Facing a $1.8M shortfall of revenue due to the COVID-19 pandemic, South Orange Village officials introduced a budget earlier this month seeking a pay freeze for all employees for two years — including police and fire unions. Village President Sheena Collum stated that the freeze would help the township avert any demotions, layoffs or furloughs while keeping the municipal tax impact down to an increase of less than 3%.
In April, Collum introduced the idea of “shared sacrifice,” saying, “The board as a whole has decided that we are not going to kick the can and sit and wait to see what is coming from federal or state government.” She detailed a $1.8M revenue shortfall that the township was experiencing in every area — from court fines, to parking tickets, to the loss of construction fees, interest on investments, general fees and permits, summer camp fees, pool fees and a projected loss of $250K in summer tax collection.
“We are pretty trued up on what this budget will be,” said Collum.
On May 11, the Township introduced its 2020 budget with a 2.72% tax levy increase.
With the Superior Officers’ union of the South Orange Police Department, Teamsters Local 125, and non-union employees on board for the measure, negotiations with PBA Local #12 and South Orange Fire Unions Local 40/240 appear to be going nowhere, as evidenced by a letter sent by the leaders of the state police and fire unions to the six South Orange Village Trustees — but not the Village President — this week.
The strongly worded letter from Edwin Donnelly of the NJ FMBA and Patrick Colligan of the New Jersey State PBA decries the move to freeze salaries as political retribution by Collum. Fire union members campaigned openly against Collum in the 2019 Village President election, disagreeing with her handling of a proposed fire department merger with Maplewood; Collum won re-election by a 3-1 vote margin over challenger and former Trustee Deborah Davis Ford.
At a May 27 meeting, Collum refuted the accusations in the letter (see the full NJ FMBA/NJ State PBA letter below), while saying she applauded the work of first responders, and all six Trustees backed up the decision to ask for the pay freeze.
“I think this response from the union is very, very disappointing,” said Finance Chair Karen Hilton. “I feel very strongly that we’ve done a good job collaborating and analyzing the budget through and through.”
Finance Committee member Donna Coallier echoed Hilton’s remarks, saying the Township was “in a tough spot. We have people in our community who pay property taxes who are themselves front line workers or are restaurant workers who no longer have jobs, or are struggling because they are hourly wage earners who now have to stay home to care for kids. … We have residents who are contractors whose main source of revenue has dwindled. … Not everyone in our population lives in a big house and can afford to pay increased property taxes.”
Coallier added, “This idea of a pay freeze in face of the whole suffering of the community didn’t seem like a big ask.”
“One of the things that this misses and that I was frankly proud of is that we came together as a community and made an ask of the employees of this town and they stepped up and agreed to it because there was a genuine understanding that these are pretty tough times and we all need to make shared sacrifice to over come them,” said Trustee Walter Clarke, another Finance Committee member.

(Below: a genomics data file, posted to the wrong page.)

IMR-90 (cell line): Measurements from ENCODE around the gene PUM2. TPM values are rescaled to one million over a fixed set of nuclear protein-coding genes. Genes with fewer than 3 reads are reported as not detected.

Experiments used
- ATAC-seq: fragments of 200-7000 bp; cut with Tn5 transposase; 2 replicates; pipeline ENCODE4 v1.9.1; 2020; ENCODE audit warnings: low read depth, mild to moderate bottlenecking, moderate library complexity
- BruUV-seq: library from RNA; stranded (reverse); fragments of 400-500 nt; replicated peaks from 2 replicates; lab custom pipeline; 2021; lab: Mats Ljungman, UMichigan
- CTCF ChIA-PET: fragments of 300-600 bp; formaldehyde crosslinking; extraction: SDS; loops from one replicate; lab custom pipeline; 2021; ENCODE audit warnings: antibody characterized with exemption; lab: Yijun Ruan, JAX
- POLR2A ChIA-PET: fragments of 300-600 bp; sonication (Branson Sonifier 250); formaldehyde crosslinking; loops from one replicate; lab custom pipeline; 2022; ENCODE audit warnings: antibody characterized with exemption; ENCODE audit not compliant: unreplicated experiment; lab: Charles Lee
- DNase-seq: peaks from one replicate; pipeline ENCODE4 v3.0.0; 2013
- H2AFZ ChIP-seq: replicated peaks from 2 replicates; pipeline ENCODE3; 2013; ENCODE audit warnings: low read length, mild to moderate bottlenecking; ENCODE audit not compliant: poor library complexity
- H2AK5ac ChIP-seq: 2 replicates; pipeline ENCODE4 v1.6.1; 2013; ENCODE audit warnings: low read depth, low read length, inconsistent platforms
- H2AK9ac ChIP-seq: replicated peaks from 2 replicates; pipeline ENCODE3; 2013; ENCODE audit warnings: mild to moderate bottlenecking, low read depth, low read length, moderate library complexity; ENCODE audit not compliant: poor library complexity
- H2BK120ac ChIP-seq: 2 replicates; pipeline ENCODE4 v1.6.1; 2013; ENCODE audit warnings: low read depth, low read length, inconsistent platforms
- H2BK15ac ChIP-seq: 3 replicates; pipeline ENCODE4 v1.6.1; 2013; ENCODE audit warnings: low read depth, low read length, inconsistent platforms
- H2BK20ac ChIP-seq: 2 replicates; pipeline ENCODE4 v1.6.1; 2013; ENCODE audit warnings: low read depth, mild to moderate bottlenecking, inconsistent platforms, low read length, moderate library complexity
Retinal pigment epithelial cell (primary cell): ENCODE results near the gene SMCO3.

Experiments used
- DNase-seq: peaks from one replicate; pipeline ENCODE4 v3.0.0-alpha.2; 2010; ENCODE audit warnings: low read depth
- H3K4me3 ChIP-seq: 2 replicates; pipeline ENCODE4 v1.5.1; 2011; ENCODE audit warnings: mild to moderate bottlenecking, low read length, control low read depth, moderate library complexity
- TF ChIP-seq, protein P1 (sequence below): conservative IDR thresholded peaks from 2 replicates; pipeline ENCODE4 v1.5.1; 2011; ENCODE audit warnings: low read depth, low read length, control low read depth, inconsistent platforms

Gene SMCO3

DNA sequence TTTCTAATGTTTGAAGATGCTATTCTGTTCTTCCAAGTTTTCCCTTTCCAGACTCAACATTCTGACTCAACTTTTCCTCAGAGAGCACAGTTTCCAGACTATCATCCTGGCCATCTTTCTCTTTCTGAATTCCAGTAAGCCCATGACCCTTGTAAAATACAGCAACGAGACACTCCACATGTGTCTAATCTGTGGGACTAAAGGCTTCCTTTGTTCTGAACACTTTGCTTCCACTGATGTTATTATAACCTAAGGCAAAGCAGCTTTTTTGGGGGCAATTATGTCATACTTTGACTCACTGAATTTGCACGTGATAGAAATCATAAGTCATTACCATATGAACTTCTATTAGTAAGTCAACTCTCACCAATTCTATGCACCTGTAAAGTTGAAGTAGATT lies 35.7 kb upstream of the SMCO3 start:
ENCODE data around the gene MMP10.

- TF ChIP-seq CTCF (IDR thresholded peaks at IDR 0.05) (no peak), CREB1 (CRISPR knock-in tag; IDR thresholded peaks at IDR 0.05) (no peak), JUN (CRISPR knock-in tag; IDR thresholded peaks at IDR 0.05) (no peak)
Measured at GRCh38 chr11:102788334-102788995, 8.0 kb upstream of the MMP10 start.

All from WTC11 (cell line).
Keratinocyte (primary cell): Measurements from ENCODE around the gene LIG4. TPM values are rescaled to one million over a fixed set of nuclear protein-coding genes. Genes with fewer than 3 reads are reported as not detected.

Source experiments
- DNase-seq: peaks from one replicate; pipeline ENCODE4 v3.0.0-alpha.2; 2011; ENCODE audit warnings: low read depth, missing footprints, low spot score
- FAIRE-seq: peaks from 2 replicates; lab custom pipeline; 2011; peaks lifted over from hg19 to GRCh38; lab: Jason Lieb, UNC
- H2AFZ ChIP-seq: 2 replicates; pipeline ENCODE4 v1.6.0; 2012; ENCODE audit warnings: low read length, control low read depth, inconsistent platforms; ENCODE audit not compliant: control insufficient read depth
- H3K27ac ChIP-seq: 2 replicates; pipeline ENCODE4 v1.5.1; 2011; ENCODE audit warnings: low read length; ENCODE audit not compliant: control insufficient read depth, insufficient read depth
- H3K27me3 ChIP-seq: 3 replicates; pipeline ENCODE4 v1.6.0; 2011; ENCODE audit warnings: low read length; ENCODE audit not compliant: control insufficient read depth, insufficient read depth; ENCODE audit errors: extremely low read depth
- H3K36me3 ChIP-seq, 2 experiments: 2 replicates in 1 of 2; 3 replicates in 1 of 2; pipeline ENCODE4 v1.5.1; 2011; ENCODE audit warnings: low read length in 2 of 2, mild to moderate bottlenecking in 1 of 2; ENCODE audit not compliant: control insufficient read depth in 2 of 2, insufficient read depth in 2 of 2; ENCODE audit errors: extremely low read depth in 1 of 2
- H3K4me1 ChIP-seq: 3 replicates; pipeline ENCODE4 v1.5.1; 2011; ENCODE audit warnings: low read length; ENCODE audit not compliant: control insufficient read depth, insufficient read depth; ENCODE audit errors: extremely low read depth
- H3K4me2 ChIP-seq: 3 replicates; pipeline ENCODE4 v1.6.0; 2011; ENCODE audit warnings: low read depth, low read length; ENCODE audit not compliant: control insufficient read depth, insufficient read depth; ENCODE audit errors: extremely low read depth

Clarke added, “Sometimes leadership is difficult and unpopular.”
Trustee Bob Zuckerman noted that he found the letter “particularly disappointing” as the BOT sought to save all township jobs as the nation was facing 41 million unemployed.
After their comments, Collum said that Village Administrator Adam Loehner had recently shared that Teamster Local 125, representing the Department of Public Works, was coming on board with the pay freeze. Collum thanked Ken Greene of the Teamsters and well as Lt. DiEsso of the Superior Officers union.
Although many governmental bodies globally are looking at staff reductions due to pandemic-induced budget shortfalls, neighboring Maplewood has — so far — taken a different tack. Upon introducing the Maplewood budget, Finance Chair Vic DeLuca said the Township was hoping to avoid salary freezes, furloughs and layoffs.
“If we were to start talking about making cuts, that is a serious conversation that we would have to have because that is something we don’t want to do,” DeLuca said earlier this month. “That’s why we are holding off as much as possible, looking for resources outside, looking at the budget we introduced tonight to see if there are alternatives, because the last thing we want to do is cut public protection and safety,” said DeLuca.
Maplewood plans to hold a hearing and pass its budget on June 16. South Orange’s budget hearing and vote is scheduled for June 8.
Village Green downloaded the NJ FMBA/NJ State PBA letter from TapintoSOMA after verifying its authenticity (NJ FMBA posted the TapintoSOMA story on its Facebook page). Calls and texts to Donnelly have thus far gone unanswered. Village Green has been reaching out to PBA Local #12 and FMBA Local 40/240 members since April 29 for comment.